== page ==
And this question has even more significance when we consider what Paul says in v 10: "We all..." He is referring to believers. This is not the same judgment as what is called the "Great White Throne" in the book of Revelation, where the eternal destiny of believers and unbelievers is settled once and for all. The judgment seat (bema) of Christ is a judgment only for believers.
You ask, "How can we be judged? I thought we were secure in our hope of heaven based on the shed blood of Christ." But, the issue at stake in this judgment is not our eternal destiny; that is a settled matter. The issue is what is commonly called "rewards." Other Scripture helps us here. In 1 Corinthians 3, Paul says, "Each man's work will become evident; for the day will show it, because it is to be revealed with fire; and the fire itself will test the quality of each man's work. If any man's work...remains, he shall receive a reward. If any man's work is burned up, he shall suffer loss; but he himself shall be saved, yet so as through fire." Some will be rewarded; others will suffer loss, yet still will be saved.
Make no mistake, the judgment is based upon our works, whether good or bad. We wonder how this God who loves us and forgives us and sent his Son for us will still judge us for every thought, word and deed. But this needs to be understood in light of the basic relationship we have with God as our Father. Like a good Father, he loves his children and remains committed to us, but he still holds us accountable for our actions. And we have the same kind of fear for him that a child has for his father--a fear which is born of love and respect and a desire to please.
There will be many surprises in this judgment. That is why we ought to withhold our own judgments until that day. First Corinthians 4 says at that time "the Lord will both bring to light the things hidden in darkness and disclose the motives of men's hearts." What we have been beneath the surface of our life will be revealed at that time. Some of the things that looked good will not stand up under his scrutiny, while some things that we didn't think meant anything at all will turn out to be the cause for praise from our Heavenly Father.
Jim Elliot put it this way in a poem: "I spoke, words fell, aimlessly on ears. Later, one said, 'Your word, it helped that day.' I turned, wondering; forgot I said that word. Let me speak those words often; helpful words, that I forget."
I believe some day we will appear before the judgment seat of Christ and he will say, "Your word, it helped that day." And we will say, "What word? Forgot I said that word." We think of this judgment and it sounds harsh and scary. But have you considered that this could be a time of great encouragement when the Lord will bring to light things you did that you had forgotten? I sometimes think those are the best things.
Let me draw all this together by asking three questions.
Is your view of death and what comes afterwards rooted in the certainty of Scripture or the wishful thinking of man? Purgatory? Reincarnation? Near-death reports? Absorption into universal consciousness? Sorry. You won't find any of these within the bindings of this Book. Wouldn't you rather say with Paul, "We know..."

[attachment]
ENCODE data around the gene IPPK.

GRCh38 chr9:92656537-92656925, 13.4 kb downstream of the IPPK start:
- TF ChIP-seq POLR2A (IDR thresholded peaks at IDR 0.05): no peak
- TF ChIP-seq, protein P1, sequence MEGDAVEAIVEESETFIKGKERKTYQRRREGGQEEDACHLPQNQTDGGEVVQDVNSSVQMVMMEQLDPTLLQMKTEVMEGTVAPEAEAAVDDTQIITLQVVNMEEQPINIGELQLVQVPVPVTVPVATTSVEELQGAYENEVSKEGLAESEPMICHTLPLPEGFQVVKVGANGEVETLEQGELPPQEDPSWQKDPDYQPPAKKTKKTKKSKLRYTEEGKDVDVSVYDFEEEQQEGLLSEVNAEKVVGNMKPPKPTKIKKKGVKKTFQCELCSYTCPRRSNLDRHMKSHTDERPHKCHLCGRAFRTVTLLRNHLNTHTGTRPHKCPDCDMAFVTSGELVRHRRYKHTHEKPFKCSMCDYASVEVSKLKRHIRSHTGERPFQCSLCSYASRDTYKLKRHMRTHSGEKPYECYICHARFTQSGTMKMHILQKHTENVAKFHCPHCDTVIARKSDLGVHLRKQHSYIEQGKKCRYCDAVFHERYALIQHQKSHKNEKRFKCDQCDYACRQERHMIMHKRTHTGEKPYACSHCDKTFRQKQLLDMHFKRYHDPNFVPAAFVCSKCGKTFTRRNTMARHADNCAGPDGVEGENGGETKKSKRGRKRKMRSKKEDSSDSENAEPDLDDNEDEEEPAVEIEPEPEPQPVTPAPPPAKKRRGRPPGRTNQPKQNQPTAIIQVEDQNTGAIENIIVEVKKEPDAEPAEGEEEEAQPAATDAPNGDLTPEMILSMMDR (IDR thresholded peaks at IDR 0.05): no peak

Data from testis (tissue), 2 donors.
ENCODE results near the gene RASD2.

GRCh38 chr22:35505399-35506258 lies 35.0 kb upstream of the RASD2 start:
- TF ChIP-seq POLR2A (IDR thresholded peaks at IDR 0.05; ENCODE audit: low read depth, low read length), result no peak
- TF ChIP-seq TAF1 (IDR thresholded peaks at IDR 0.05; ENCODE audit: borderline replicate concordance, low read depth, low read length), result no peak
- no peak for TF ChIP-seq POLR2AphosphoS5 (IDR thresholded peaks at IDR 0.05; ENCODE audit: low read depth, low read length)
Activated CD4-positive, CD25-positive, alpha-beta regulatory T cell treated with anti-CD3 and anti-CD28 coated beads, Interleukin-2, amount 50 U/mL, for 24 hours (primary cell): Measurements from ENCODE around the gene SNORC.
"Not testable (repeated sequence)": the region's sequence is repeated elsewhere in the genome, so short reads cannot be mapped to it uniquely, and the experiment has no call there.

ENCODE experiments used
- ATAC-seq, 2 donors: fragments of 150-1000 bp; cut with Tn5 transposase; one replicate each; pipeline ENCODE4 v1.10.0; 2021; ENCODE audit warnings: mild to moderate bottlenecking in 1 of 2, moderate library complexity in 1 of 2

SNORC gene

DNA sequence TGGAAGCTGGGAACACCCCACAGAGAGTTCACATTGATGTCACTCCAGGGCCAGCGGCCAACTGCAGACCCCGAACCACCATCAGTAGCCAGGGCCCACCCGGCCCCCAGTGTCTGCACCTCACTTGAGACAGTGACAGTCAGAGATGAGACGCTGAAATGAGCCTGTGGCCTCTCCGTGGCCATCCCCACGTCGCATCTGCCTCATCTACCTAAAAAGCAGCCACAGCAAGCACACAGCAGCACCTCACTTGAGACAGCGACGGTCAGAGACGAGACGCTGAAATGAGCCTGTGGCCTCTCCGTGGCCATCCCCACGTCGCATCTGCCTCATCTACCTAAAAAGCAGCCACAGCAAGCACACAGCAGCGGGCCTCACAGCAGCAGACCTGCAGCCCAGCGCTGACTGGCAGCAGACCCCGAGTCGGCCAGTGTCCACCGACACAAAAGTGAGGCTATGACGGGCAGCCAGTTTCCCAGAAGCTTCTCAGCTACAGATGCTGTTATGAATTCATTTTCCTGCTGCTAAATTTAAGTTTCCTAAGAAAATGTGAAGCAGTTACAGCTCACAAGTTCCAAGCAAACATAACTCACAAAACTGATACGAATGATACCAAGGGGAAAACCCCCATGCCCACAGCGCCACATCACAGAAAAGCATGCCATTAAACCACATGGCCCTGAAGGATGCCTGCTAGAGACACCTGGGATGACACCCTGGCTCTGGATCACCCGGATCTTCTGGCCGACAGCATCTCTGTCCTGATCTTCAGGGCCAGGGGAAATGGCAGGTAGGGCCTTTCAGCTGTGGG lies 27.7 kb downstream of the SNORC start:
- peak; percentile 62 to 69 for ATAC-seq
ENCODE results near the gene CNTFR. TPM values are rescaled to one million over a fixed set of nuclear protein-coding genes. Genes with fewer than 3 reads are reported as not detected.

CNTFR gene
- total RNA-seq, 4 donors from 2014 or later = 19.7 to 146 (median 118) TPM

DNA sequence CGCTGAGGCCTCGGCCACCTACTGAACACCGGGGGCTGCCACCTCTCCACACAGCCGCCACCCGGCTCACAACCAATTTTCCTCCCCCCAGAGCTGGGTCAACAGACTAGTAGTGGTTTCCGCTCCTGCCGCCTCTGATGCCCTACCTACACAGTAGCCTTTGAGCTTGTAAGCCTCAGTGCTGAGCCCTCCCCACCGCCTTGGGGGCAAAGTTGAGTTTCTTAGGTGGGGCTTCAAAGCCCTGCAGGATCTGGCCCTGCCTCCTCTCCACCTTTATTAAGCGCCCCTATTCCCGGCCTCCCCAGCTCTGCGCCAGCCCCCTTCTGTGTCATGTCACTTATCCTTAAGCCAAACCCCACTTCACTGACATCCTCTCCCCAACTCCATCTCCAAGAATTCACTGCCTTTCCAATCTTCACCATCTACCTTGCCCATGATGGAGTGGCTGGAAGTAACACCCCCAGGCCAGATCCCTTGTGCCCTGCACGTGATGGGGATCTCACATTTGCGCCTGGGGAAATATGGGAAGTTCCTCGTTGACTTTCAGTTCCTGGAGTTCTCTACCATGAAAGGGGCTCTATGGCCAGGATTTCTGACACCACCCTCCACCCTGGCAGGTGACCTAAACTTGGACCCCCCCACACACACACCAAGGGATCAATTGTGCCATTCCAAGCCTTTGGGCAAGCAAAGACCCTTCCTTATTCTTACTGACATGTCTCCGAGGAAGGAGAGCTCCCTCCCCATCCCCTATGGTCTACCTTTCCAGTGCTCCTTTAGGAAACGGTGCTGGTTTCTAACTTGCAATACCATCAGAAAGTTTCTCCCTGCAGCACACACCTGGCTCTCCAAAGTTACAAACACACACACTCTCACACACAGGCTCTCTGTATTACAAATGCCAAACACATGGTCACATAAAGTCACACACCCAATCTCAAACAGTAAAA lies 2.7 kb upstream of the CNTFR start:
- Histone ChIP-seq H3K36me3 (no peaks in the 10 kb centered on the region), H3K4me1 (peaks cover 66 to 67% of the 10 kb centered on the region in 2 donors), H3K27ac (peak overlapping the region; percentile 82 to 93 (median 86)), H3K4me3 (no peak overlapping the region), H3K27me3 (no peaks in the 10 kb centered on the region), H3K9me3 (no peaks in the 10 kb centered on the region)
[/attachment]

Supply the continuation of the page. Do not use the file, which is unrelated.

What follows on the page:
Are you letting what you can't see cheer you up or are you letting what you can see get you down? Are you walking by faith or by sight? Your tent is sagging. You groan. Life is hard. But are you looking at those unseen realities which can encourage you and even make your affliction seem light and momentary?
Are you seeing this life as a place of ultimate fulfillment or temporary preparation? Don't get me wrong. This life is important. It is important because what you do now counts for eternity. Opportunities lost now will never be recaptured in heaven. But, you will never find here on earth what only heaven was meant to provide. Earth is about preparation; heaven is about completion.
John Todd was a pastor in the 1800's. When he was six years old, both of his parents died, and a kind-hearted aunt raised him until he left home to study for the ministry. Some time later, his aunt became very ill. In distress she wrote Todd a letter. She asked him if death would mean the end of everything or if she could hope for something beyond. Todd wrote her a letter in response:
"It is now thirty-five years since I, as a boy of six, was left quite alone in the world. You sent me word you would give me a home and be a kind mother to me. I have never forgotten the day I made the long journey to your house. I can still recall my disappointment when, instead of coming for me yourself, you sent your servant, Caesar, to fetch me. I remember my tears and anxiety as, perched high on your horse and clinging to Caesar, I rode off to my new home. Night fell before we finished the journey, and I became lonely and afraid. 'Do you think she'll go to bed before we get there?' I asked Caesar. 'Oh no!' he said reassuringly. 'She'll stay up for you. When we get out o' these here woods, you'll see her candle shinin' in the window.' Presently we did ride out into the clearing, and there, sure enough, was your candle. I remember you were waiting at the door, that you put your arms close about me--a tired and bewildered little boy. You had a fire burning on the hearth, a hot supper waiting on the stove. After supper you took me to my new room, heard me say my prayers, and then sat beside me till I fell asleep. Some day soon God will send for you, to take you to a new home. Don't fear the summons, the strange journey, or the messenger of death. God can be trusted to do as much for you as you were kind enough to do for me so many years ago. At the end of the road you will find love and a welcome awaiting, and you will be safe in God's care."
That is true. Some day soon God will send for us. Unless Christ comes first, we will die. But we do not have to fear the summons; nor do we have to fall into despair over our mortality; nor do we have to minimize death by concocting a theory which makes us feel better. We can simply trust God who sent his Son to conquer death for us and show us what lies beyond.
© 1997 Peninsula Bible Church Cupertino